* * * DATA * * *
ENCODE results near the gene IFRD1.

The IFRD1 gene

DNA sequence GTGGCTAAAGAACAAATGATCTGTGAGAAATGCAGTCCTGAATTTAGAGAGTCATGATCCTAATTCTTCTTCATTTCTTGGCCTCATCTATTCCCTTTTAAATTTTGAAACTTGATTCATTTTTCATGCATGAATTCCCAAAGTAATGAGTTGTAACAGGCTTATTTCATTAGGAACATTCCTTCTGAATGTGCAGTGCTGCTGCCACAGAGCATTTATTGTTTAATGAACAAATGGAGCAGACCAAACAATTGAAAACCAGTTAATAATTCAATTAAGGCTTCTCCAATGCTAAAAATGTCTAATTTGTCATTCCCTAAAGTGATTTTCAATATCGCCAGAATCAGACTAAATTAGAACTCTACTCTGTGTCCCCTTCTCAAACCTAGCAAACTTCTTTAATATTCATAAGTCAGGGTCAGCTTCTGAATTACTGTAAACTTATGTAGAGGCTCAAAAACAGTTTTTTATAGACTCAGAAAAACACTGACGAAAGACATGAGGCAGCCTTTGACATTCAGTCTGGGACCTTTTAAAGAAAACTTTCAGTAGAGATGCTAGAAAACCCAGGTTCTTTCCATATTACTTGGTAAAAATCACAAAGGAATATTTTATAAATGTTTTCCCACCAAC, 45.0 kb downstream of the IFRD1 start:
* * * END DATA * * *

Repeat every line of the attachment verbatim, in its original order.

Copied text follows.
ENCODE results near the gene IFRD1.

The IFRD1 gene

DNA sequence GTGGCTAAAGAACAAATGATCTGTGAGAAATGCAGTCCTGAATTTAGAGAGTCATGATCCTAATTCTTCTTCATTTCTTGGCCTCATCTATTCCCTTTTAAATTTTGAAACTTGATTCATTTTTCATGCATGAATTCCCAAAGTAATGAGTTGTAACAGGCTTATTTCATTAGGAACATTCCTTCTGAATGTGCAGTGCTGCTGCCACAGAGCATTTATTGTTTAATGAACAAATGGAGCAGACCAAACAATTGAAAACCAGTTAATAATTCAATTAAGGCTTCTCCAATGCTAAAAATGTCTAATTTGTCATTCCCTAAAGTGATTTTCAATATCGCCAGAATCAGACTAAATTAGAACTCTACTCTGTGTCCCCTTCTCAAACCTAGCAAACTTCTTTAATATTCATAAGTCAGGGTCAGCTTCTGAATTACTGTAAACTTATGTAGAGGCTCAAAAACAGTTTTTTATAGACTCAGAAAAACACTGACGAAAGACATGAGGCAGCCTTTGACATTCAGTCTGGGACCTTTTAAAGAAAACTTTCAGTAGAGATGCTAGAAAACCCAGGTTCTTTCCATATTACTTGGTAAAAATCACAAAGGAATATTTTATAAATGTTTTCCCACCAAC, 45.0 kb downstream of the IFRD1 start: